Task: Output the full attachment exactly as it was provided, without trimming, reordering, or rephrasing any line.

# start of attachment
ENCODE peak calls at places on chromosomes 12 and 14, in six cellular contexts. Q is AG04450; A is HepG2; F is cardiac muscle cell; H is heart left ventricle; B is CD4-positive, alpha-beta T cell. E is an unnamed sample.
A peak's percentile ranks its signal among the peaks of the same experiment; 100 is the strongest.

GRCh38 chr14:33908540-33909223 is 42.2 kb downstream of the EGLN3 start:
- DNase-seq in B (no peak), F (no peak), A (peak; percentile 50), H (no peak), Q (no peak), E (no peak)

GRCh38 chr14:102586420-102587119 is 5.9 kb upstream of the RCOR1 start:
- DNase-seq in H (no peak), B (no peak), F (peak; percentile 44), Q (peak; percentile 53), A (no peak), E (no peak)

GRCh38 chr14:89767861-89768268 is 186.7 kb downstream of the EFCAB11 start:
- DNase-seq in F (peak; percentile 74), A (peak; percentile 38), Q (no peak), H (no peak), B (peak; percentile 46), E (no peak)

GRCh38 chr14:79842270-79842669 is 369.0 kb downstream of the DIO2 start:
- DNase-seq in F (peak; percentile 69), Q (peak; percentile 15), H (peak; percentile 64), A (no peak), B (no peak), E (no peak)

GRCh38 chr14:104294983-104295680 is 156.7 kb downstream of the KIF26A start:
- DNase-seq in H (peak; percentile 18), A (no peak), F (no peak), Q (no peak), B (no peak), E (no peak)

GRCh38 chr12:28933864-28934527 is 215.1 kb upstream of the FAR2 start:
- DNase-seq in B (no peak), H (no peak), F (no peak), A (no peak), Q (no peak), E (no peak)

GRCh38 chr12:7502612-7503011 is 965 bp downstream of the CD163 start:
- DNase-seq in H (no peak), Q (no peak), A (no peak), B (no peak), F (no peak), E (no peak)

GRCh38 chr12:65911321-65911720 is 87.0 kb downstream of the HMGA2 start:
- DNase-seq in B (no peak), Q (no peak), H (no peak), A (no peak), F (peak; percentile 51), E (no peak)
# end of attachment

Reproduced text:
ENCODE peak calls at places on chromosomes 12 and 14, in six cellular contexts. Q is AG04450; A is HepG2; F is cardiac muscle cell; H is heart left ventricle; B is CD4-positive, alpha-beta T cell. E is an unnamed sample.
A peak's percentile ranks its signal among the peaks of the same experiment; 100 is the strongest.

GRCh38 chr14:33908540-33909223 is 42.2 kb downstream of the EGLN3 start:
- DNase-seq in B (no peak), F (no peak), A (peak; percentile 50), H (no peak), Q (no peak), E (no peak)

GRCh38 chr14:102586420-102587119 is 5.9 kb upstream of the RCOR1 start:
- DNase-seq in H (no peak), B (no peak), F (peak; percentile 44), Q (peak; percentile 53), A (no peak), E (no peak)

GRCh38 chr14:89767861-89768268 is 186.7 kb downstream of the EFCAB11 start:
- DNase-seq in F (peak; percentile 74), A (peak; percentile 38), Q (no peak), H (no peak), B (peak; percentile 46), E (no peak)

GRCh38 chr14:79842270-79842669 is 369.0 kb downstream of the DIO2 start:
- DNase-seq in F (peak; percentile 69), Q (peak; percentile 15), H (peak; percentile 64), A (no peak), B (no peak), E (no peak)

GRCh38 chr14:104294983-104295680 is 156.7 kb downstream of the KIF26A start:
- DNase-seq in H (peak; percentile 18), A (no peak), F (no peak), Q (no peak), B (no peak), E (no peak)

GRCh38 chr12:28933864-28934527 is 215.1 kb upstream of the FAR2 start:
- DNase-seq in B (no peak), H (no peak), F (no peak), A (no peak), Q (no peak), E (no peak)

GRCh38 chr12:7502612-7503011 is 965 bp downstream of the CD163 start:
- DNase-seq in H (no peak), Q (no peak), A (no peak), B (no peak), F (no peak), E (no peak)

GRCh38 chr12:65911321-65911720 is 87.0 kb downstream of the HMGA2 start:
- DNase-seq in B (no peak), Q (no peak), H (no peak), A (no peak), F (peak; percentile 51), E (no peak)